July 18. - The day is spent in obtaining the time and spreading our rations, which we find are badly injured. The flour has been wet and dried so many times that it is all musty and full of hard lumps. We make a sieve of mosquito netting and run our flour through, it, losing more than 200 pounds by the process. Our losses, by the wrecking of the "No Name," and by various mishaps since, together with the amount thrown away to-day, leave us little more than two months' supplies, and to make them last thus long we must be fortunate enough to lose no more.

We drag our boats on shore and turn them over to recalk and pitch them, and Sumner is engaged in repairing barometers. While we are here for a day or two, resting, we propose to put everything in the best shape for a vigorous campaign.

July 19. - Bradley and I start this morning to climb the left wall below the junction. The way we have selected is up a gulch. Climbing for an hour over and among the rocks, we find ourselves in a vast amphitheater and our way cut off. We clamber around to the left for half an hour, until we find that we cannot go up in that direction. Then we try the rocks around to the right and discover a narrow shelf nearly half a mile long. In some places this is so wide that we pass along with ease; in others it is so narrow and sloping that we are compelled to lie down and crawl. We can look over the edge of the shelf, down 800 feet, and see the river rolling and plunging among the rocks. Looking up 500 feet to the brink of the cliff, it seems to blend with the sky. We continue along until we come to a point where the wall is again broken down. Up we climb. On the right there is a narrow, mural point of rocks, extending toward the river, 200 or 300 feet high and 600 or 800 feet long. We come back to where this sets in and find it cut off from the main wall by a great crevice. Into this we pass; and now a long, narrow rock is between us and the river. The rock itself is split longitudinally and transversely; and the rains on the surface above have run down through the crevices and gathered into channels below and then run off into the river. The crevices are usually narrow above and, by erosion of the streams, wider below, forming a network of "caves, each cave having a narrow, winding skylight up through the rocks. We wander among these corridors for an hour or two, but find no place where the rocks are broken down so that we can climb up. At last we determine to attempt a passage by a crevice, and select one which we think is wide enough to admit of the passage of our bodies and yet narrow enough to climb out by pressing our hands and feet against the walls. So we climb as men would out of a well. Bradley climbs first; I hand him the barometer, then climb over his head and he hands me the barometer. So we pass each other alternately until we emerge from the fissure, out on the summit of the rock. And what a world of grandeur is spread before us! Below is the canyon through which the Colorado runs. We can trace its course for miles, and at points catch glimpses of the river. From the northwest comes the Green in a narrow winding gorge. From the northeast comes the Grand, through a canyon that seems bottomless from where we stand. Away to the west are lines of cliffs and ledges of rock - not such ledges as the reader may have seen where the quarryman splits his blocks, but ledges from which the gods might quarry mountains that, rolled out on the plain below, would stand a lofty range; and not such cliffs as the reader may have seen where the swallow builds its nest, but cliffs where the soaring eagle is lost to view ere he reaches the summit. Between us and the distant cliffs are the strangely carved and pinnacled rocks of the Toom'pin wunear' Tuweap'. On the summit of the opposite wall of the canyon are rock forms that we do not understand. Away to the east a group of eruptive mountains are seen - the Sierra La Sal, which we first saw two days ago through the canyon of the Grand. Their slopes are covered with pines, and deep gulches are flanked with great crags, and snow fields are seen near the summits. So the mountains are in uniform, - green, gray, and silver. Wherever we look there is but a wilderness of rocks, - deep gorges where the rivers are lost below cliffs and towers and pinnacles, and ten thousand strangely carved forms in every direction, and beyond them mountains blending with the clouds.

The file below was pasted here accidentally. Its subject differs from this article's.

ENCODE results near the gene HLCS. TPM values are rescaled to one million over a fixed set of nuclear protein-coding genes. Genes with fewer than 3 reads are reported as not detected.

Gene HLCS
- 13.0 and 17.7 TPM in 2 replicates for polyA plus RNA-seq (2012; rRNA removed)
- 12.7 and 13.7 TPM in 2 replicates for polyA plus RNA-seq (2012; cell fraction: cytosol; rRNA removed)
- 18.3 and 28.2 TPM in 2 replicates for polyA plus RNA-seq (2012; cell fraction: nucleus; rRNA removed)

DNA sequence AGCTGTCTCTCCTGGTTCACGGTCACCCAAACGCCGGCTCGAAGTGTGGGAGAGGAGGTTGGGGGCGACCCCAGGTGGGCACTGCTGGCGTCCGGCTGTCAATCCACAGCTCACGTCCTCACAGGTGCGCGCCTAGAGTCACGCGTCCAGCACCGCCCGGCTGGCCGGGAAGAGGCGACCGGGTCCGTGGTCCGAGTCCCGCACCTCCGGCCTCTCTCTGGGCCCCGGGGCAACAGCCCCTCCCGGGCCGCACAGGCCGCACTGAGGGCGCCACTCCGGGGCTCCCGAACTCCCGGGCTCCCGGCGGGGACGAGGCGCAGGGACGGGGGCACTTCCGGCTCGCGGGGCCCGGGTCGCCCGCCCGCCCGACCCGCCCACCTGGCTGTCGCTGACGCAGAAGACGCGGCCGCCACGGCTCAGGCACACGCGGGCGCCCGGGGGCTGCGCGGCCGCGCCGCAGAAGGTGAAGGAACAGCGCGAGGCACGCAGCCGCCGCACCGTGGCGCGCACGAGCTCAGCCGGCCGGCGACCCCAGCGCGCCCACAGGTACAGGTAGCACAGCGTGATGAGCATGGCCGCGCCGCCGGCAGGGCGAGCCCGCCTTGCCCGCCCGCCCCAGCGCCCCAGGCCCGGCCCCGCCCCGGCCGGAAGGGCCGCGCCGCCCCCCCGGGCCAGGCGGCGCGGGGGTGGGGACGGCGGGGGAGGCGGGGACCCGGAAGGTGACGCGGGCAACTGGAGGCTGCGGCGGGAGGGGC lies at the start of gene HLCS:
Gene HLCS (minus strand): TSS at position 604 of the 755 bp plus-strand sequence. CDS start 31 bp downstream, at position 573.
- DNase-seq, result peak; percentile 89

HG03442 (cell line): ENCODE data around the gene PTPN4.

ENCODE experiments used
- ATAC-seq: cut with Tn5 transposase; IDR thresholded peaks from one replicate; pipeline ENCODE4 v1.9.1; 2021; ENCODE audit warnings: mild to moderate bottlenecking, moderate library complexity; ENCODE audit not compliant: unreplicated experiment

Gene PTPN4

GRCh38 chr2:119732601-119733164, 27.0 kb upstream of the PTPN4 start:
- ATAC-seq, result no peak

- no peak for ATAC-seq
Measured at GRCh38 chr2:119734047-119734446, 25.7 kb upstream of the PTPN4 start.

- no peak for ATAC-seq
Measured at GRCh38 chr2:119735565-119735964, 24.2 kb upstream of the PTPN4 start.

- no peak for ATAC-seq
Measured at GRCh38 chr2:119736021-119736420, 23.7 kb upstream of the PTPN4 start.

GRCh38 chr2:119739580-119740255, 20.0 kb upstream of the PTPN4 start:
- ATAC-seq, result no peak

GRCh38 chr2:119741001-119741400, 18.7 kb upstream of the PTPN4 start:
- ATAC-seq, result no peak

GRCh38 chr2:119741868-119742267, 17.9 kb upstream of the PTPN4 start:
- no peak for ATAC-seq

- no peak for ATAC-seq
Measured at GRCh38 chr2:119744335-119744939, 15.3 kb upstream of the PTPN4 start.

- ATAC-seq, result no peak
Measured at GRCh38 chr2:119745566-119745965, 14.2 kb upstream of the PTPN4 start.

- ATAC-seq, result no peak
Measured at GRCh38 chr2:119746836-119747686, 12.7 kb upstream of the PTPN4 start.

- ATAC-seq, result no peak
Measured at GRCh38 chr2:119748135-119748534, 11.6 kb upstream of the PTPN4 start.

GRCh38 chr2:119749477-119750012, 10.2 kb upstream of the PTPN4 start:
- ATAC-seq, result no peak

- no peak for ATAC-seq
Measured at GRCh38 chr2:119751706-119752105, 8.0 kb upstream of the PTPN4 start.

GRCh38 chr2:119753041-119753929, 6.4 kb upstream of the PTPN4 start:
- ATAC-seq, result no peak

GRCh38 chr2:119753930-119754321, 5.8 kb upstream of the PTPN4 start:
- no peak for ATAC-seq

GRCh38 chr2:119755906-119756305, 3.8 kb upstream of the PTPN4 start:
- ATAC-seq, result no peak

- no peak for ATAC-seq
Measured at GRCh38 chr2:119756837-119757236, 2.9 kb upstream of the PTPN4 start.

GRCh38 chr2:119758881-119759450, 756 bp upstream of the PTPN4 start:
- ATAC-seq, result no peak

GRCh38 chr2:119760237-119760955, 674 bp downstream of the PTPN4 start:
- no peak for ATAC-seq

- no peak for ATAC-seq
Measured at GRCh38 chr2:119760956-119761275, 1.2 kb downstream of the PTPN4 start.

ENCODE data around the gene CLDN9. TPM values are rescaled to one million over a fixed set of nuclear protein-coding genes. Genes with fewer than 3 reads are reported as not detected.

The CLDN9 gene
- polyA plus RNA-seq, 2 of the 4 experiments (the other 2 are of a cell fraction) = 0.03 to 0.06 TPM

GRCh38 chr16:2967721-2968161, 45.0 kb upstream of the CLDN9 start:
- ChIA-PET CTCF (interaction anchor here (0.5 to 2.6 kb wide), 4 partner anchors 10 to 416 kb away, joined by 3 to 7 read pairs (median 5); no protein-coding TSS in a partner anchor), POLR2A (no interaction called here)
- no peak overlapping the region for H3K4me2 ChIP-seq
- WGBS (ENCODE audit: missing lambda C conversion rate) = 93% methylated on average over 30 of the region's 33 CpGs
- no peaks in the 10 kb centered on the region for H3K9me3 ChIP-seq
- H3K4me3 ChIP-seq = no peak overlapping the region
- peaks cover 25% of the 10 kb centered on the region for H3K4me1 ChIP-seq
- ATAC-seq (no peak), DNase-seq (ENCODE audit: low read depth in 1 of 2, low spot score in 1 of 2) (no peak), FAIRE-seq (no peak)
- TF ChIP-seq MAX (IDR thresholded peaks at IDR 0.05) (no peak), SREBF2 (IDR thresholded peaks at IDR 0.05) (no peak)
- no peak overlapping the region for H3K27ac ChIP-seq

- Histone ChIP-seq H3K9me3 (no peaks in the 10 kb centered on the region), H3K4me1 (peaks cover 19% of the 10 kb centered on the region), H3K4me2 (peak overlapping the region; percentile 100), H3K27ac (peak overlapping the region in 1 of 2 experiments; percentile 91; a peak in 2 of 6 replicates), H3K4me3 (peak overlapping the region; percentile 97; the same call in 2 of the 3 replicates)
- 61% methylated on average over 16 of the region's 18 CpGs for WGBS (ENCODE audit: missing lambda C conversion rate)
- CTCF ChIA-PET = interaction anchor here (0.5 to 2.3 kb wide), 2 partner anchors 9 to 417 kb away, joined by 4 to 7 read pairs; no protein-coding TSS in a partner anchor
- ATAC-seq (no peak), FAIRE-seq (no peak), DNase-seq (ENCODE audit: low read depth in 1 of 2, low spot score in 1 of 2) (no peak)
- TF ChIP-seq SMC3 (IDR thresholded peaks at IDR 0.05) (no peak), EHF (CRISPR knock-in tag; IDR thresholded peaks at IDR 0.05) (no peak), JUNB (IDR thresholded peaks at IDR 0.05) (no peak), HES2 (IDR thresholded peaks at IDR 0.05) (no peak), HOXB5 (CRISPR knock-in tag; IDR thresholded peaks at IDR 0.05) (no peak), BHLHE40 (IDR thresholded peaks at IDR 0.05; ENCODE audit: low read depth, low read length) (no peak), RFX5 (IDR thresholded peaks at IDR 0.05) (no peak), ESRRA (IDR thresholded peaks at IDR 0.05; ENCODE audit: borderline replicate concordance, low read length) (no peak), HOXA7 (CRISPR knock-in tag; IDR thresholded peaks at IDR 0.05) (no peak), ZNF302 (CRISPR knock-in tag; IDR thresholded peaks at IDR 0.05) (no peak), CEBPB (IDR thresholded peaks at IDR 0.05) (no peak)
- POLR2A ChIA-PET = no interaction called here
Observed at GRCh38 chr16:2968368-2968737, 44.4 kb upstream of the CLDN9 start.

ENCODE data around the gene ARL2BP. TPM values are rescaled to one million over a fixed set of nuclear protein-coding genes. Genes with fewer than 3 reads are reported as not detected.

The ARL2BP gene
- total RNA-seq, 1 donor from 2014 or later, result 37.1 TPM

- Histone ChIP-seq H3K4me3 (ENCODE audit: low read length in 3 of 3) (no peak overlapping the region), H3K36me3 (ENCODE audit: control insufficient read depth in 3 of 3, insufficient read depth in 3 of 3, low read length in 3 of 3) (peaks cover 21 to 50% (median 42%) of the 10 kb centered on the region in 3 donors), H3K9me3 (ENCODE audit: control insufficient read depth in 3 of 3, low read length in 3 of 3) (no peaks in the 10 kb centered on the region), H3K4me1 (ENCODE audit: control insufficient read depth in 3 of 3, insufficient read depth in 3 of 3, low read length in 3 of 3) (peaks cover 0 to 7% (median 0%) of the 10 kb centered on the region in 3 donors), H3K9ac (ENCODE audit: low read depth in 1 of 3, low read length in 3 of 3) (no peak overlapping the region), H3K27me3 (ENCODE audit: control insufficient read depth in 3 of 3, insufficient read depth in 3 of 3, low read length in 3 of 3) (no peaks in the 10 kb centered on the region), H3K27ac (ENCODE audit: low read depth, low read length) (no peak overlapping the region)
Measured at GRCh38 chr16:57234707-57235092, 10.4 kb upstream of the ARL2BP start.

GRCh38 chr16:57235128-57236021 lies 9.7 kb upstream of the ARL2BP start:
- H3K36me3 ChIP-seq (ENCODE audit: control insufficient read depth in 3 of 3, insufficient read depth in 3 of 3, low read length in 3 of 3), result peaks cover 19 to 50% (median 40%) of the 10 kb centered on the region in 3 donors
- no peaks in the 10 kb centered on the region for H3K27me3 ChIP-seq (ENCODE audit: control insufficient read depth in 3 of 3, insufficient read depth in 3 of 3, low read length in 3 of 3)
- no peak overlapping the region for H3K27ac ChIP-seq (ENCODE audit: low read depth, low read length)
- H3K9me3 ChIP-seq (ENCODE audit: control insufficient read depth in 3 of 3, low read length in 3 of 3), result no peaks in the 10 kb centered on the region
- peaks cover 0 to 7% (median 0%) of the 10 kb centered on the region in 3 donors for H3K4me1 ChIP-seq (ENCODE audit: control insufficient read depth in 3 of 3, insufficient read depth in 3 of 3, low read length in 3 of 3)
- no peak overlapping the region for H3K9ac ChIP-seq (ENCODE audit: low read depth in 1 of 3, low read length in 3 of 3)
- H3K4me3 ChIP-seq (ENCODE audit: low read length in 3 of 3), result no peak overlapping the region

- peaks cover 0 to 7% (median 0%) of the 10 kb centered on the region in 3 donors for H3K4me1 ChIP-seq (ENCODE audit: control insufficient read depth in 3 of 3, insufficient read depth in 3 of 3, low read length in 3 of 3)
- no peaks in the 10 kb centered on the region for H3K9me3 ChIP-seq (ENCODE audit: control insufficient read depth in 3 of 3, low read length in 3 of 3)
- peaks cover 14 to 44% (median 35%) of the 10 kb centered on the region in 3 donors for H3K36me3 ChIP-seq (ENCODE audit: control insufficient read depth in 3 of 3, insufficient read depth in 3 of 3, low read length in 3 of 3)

Now we return to camp. While eating supper we very naturally speak of better fare, as musty bread and spoiled bacon are not palatable. Soon I see Hawkins down by the boat, taking up the sextant - rather a strange proceeding for him - and I question him concerning it. He replies that he is trying to find the latitude and longitude of the nearest pie.

July 20. - This morning Captain Powell and I go out to climb the west wall of the canyon, for the purpose of examining the strange rocks seen yesterday from the other side. Two hours bring us to the top, at a point between the Green and Colorado overlooking the junction of the rivers.